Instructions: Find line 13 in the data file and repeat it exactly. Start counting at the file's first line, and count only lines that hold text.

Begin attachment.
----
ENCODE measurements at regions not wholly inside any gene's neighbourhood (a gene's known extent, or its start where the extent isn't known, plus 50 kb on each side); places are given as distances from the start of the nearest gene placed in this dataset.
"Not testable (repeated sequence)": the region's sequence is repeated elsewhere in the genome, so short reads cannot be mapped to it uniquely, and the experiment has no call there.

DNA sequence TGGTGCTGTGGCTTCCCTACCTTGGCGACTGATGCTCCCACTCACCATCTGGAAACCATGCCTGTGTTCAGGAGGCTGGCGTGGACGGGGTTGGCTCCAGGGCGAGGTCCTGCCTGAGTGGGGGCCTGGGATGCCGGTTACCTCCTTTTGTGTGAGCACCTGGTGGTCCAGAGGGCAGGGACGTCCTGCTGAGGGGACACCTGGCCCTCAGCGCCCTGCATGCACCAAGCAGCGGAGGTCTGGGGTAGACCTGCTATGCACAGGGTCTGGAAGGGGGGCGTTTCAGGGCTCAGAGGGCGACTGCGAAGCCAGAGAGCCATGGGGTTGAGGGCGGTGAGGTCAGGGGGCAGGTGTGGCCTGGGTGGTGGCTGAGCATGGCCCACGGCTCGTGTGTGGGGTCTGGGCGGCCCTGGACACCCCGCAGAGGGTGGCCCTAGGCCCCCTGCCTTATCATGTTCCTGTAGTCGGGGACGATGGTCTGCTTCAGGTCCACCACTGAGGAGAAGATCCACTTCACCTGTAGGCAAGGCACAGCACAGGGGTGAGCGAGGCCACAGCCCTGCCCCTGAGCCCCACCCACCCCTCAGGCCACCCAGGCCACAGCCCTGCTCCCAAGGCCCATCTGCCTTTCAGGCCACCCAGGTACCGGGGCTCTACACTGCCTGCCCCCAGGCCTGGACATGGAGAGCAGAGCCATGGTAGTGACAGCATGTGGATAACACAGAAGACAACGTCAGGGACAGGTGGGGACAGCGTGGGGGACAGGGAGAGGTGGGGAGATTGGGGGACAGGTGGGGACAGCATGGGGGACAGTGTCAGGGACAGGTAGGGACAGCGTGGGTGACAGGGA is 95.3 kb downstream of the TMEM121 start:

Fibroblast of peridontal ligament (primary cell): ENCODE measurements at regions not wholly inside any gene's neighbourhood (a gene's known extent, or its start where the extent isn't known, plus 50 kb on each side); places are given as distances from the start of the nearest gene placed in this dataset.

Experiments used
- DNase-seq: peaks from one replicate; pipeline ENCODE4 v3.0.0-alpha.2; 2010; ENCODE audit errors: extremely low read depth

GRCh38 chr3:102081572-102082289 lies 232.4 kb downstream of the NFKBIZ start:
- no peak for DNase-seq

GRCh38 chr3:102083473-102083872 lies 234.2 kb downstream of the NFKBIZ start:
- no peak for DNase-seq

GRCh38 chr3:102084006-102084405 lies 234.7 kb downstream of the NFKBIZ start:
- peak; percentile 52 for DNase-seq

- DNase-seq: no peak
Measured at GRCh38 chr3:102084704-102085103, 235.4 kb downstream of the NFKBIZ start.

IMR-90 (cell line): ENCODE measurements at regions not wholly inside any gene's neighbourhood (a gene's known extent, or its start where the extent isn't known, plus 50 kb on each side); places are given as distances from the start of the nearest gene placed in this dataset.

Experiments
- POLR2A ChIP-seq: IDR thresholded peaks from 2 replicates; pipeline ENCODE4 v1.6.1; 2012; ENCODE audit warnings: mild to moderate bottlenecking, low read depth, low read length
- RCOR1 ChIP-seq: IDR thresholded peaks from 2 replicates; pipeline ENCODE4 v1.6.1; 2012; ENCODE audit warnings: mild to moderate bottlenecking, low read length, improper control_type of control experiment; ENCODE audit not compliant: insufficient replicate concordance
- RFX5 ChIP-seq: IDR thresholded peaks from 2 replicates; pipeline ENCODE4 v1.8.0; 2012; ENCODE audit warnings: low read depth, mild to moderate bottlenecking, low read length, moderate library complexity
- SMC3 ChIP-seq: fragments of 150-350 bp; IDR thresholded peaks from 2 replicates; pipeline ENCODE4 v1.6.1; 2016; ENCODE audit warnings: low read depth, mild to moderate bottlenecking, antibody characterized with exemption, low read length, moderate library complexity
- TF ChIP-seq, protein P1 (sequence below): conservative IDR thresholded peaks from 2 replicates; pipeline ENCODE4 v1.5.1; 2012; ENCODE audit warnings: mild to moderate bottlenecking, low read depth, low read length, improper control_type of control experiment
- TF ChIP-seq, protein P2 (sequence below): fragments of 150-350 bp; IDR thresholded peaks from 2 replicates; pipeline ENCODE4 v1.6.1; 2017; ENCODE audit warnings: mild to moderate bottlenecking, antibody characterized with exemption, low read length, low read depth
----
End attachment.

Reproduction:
- DNase-seq: no peak